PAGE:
After two Army installations decided to cut back on some of their child care services, the Army has taken "corrective action" to ensure that those services will continue without interruption, officials announced late Wednesday.

Installation commanders at Army Garrison Weisbaden, Germany, and at Fort Knox, Kentucky, had cited President Trump's Jan. 23 executive order directing a federal civilian hiring freeze for the reduced services, although Defense Department guidance had exempted child care providers.

Army spokeswoman Cynthia Smith cited the exemption in a statement announcing that corrective action will be taken.

"On February 1, 2017, the secretary of defense announced that providing child care to the children of military personnel is a function exempt from the hiring freeze," she said.

While there is an exemption for child care providers — and 15 other functions within the Defense Department — the services still must seek approval to hire workers to fill those positions when they become vacant, said Defense Department spokesman Johnny Michael, in an earlier report by Military Times. 

The Army and the other services each have their procedures for requesting approvals for these hirings. Information was not available at press time whether Army Garrison Wiesbaden or Fort Knox had requested approval, or whether they knew about their ability to request approval for hiring to fill child care vacancies.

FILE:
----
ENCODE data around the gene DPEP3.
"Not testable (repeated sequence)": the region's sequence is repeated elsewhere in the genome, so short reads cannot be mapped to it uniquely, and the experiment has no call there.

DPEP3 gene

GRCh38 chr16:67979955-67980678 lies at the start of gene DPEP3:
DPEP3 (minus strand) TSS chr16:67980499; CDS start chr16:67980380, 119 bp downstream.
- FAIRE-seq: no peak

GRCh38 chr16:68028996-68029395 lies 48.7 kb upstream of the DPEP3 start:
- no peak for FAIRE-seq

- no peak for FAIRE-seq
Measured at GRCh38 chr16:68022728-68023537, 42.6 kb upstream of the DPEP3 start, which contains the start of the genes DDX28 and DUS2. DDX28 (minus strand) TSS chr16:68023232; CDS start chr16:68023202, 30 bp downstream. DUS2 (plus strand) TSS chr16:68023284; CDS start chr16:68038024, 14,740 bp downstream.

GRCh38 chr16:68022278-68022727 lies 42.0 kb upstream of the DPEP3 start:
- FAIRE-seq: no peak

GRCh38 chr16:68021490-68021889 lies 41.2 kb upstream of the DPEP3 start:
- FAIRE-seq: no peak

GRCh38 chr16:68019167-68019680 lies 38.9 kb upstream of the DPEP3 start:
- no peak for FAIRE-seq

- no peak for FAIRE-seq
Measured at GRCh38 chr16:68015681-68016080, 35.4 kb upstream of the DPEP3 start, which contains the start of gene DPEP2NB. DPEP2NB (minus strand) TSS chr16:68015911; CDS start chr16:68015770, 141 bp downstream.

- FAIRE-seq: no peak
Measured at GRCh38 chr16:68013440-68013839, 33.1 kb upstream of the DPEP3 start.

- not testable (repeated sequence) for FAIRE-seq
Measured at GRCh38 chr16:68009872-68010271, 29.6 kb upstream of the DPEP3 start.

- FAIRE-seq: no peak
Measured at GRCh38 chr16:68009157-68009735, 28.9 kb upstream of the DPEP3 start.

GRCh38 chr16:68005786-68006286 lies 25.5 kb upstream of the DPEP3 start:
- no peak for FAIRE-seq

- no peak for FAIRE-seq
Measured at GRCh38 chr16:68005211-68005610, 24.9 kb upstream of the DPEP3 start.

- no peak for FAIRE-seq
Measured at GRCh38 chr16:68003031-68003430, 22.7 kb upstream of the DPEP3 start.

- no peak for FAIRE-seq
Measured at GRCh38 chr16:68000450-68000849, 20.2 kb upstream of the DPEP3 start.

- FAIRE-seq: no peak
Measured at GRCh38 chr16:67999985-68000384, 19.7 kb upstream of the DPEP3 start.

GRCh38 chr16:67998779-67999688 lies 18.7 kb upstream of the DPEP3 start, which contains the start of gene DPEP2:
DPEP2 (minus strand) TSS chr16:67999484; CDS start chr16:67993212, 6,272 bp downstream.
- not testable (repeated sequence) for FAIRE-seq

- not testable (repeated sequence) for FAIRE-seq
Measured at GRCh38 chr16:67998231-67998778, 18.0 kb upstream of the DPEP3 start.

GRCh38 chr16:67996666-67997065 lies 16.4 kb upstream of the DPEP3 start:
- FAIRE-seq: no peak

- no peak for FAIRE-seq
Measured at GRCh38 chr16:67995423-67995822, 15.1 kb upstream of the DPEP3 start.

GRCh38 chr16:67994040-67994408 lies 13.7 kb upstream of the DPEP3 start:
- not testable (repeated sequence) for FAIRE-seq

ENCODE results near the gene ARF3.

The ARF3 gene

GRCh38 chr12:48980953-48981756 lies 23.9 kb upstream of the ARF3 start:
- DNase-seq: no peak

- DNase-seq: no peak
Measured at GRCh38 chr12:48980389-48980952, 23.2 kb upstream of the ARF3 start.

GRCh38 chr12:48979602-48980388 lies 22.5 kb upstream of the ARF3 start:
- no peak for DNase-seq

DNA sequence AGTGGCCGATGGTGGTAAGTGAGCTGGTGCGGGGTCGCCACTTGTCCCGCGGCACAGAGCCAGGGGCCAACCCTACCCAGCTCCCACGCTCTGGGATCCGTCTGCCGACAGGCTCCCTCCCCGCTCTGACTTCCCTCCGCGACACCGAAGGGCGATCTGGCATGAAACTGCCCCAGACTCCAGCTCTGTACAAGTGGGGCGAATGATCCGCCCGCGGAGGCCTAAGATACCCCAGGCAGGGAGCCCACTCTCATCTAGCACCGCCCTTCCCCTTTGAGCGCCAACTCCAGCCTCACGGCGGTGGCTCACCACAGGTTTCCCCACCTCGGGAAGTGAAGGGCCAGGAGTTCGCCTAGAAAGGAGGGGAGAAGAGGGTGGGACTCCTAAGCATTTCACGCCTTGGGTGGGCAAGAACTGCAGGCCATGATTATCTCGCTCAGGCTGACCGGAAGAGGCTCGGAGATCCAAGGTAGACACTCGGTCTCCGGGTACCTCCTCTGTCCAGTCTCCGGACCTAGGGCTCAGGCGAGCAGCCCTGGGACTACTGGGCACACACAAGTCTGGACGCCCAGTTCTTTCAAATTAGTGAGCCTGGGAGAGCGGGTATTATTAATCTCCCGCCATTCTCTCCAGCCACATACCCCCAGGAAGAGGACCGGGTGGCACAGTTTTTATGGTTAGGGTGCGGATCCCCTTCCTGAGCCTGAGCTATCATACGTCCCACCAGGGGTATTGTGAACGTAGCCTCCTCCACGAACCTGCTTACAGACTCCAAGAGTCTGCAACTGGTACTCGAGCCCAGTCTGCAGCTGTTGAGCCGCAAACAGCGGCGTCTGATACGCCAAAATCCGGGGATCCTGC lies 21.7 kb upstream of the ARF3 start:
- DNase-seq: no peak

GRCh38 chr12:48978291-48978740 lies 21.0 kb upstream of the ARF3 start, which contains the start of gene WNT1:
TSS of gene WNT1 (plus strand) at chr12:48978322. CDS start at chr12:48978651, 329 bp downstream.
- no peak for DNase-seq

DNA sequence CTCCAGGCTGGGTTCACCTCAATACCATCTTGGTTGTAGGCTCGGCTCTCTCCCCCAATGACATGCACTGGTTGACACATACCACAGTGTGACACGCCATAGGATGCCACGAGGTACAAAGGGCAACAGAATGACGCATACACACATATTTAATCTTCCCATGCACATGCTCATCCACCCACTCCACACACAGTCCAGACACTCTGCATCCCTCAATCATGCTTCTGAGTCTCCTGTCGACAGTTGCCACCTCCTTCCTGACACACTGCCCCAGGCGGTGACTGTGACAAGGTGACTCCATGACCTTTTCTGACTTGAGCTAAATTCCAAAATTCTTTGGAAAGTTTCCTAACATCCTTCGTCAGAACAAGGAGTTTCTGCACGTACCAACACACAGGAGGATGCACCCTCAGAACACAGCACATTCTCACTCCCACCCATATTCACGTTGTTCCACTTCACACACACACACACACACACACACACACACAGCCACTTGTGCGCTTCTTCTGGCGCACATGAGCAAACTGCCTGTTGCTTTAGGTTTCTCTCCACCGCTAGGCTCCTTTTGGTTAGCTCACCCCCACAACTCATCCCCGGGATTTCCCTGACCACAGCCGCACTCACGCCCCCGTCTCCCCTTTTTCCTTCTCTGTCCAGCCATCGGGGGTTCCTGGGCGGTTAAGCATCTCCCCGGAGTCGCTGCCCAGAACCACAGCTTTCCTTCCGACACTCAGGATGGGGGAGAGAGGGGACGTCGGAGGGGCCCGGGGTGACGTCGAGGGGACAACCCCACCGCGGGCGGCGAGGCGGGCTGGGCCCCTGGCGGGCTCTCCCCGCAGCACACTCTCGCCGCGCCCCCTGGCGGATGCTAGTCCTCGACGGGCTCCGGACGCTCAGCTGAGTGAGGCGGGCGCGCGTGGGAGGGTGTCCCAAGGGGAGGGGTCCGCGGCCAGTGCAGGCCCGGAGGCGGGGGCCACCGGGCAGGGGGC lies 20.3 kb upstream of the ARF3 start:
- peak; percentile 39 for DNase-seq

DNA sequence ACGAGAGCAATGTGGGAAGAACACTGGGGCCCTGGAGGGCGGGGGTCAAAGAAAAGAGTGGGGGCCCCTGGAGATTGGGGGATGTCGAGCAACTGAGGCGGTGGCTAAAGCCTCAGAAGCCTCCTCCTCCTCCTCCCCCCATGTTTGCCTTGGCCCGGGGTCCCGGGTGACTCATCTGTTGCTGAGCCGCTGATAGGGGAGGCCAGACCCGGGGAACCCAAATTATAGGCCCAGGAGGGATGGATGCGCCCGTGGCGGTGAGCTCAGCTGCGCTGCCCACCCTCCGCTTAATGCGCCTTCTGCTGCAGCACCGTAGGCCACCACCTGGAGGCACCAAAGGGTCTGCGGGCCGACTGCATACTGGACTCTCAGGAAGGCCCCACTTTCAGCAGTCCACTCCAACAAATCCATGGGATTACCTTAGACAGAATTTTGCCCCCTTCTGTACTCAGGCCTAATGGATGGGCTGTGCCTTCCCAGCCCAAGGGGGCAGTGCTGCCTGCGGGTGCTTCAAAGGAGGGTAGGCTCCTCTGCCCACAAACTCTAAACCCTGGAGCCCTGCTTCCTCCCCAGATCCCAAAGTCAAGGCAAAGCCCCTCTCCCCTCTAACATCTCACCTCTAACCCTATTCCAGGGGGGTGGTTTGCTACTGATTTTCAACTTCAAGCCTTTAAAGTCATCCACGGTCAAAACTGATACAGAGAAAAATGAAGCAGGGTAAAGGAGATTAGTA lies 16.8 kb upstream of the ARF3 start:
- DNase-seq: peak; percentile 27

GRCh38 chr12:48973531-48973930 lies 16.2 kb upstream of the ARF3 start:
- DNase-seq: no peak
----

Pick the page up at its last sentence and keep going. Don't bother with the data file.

These requests still are required, but commanders have flexibility in the meantime, said Scott Malcom, spokesman for Army Installation Command. "That process is ongoing. While it does, commanders may employ a variety of tactics such as overtime pay, flex time or re-allocating current staffing to sustain higher priority programs (as determined at the local level), to mitigate concerns at [child development centers]." 

Michael said earlier Wednesday that DoD was aware that bases including Fort Knox and Wiesbaden had announced child care cuts, and that officials were "working through the chain of command with these installations to ensure that they are taking advantage of the ability to seek exemptions."

The other services reported no known impact to child care, but are monitoring the effects.

The Navy has requested exemptions for 1,840 child and youth program positions across its 134 centers, said Fred Henney, spokesman for Navy Installations Command. "All regions are currently meeting Navy requirements," he said.

Karen Jowers covers military families, quality of life and consumer issues for Military Times. She can be reached at kjowers@militarytimes.com